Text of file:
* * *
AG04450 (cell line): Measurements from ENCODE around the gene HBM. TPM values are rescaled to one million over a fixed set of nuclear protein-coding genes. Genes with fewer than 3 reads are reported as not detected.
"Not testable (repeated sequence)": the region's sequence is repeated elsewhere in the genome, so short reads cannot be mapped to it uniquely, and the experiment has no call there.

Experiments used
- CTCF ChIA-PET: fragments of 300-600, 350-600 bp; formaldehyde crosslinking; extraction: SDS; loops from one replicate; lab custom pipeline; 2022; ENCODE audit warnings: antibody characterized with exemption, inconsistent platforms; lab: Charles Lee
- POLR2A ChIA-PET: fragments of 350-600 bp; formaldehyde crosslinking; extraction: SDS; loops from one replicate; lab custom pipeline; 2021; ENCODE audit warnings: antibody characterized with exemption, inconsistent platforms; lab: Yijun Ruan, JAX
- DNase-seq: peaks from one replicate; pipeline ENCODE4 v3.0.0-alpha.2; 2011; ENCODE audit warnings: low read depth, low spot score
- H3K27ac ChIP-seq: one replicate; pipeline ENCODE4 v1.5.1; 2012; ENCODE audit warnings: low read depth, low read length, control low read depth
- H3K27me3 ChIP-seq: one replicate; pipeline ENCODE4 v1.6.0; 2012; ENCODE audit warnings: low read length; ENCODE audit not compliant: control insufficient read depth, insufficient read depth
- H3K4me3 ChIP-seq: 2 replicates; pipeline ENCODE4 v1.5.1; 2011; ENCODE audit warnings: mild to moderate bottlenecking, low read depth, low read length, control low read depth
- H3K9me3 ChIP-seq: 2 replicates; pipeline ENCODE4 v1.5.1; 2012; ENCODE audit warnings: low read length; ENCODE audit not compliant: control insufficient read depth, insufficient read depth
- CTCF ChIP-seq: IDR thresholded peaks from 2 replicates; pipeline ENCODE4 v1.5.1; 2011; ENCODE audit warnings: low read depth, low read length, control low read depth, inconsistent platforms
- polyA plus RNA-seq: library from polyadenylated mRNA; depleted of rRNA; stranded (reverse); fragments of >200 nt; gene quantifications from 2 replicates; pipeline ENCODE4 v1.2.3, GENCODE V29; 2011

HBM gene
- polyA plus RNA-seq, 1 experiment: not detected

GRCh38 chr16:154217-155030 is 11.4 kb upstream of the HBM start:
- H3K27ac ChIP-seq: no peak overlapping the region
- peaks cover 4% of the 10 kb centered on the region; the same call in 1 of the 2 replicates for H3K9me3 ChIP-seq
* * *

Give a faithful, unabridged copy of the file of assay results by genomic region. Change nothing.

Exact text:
AG04450 (cell line): Measurements from ENCODE around the gene HBM. TPM values are rescaled to one million over a fixed set of nuclear protein-coding genes. Genes with fewer than 3 reads are reported as not detected.
"Not testable (repeated sequence)": the region's sequence is repeated elsewhere in the genome, so short reads cannot be mapped to it uniquely, and the experiment has no call there.

Experiments used
- CTCF ChIA-PET: fragments of 300-600, 350-600 bp; formaldehyde crosslinking; extraction: SDS; loops from one replicate; lab custom pipeline; 2022; ENCODE audit warnings: antibody characterized with exemption, inconsistent platforms; lab: Charles Lee
- POLR2A ChIA-PET: fragments of 350-600 bp; formaldehyde crosslinking; extraction: SDS; loops from one replicate; lab custom pipeline; 2021; ENCODE audit warnings: antibody characterized with exemption, inconsistent platforms; lab: Yijun Ruan, JAX
- DNase-seq: peaks from one replicate; pipeline ENCODE4 v3.0.0-alpha.2; 2011; ENCODE audit warnings: low read depth, low spot score
- H3K27ac ChIP-seq: one replicate; pipeline ENCODE4 v1.5.1; 2012; ENCODE audit warnings: low read depth, low read length, control low read depth
- H3K27me3 ChIP-seq: one replicate; pipeline ENCODE4 v1.6.0; 2012; ENCODE audit warnings: low read length; ENCODE audit not compliant: control insufficient read depth, insufficient read depth
- H3K4me3 ChIP-seq: 2 replicates; pipeline ENCODE4 v1.5.1; 2011; ENCODE audit warnings: mild to moderate bottlenecking, low read depth, low read length, control low read depth
- H3K9me3 ChIP-seq: 2 replicates; pipeline ENCODE4 v1.5.1; 2012; ENCODE audit warnings: low read length; ENCODE audit not compliant: control insufficient read depth, insufficient read depth
- CTCF ChIP-seq: IDR thresholded peaks from 2 replicates; pipeline ENCODE4 v1.5.1; 2011; ENCODE audit warnings: low read depth, low read length, control low read depth, inconsistent platforms
- polyA plus RNA-seq: library from polyadenylated mRNA; depleted of rRNA; stranded (reverse); fragments of >200 nt; gene quantifications from 2 replicates; pipeline ENCODE4 v1.2.3, GENCODE V29; 2011

HBM gene
- polyA plus RNA-seq, 1 experiment: not detected

GRCh38 chr16:154217-155030 is 11.4 kb upstream of the HBM start:
- H3K27ac ChIP-seq: no peak overlapping the region
- peaks cover 4% of the 10 kb centered on the region; the same call in 1 of the 2 replicates for H3K9me3 ChIP-seq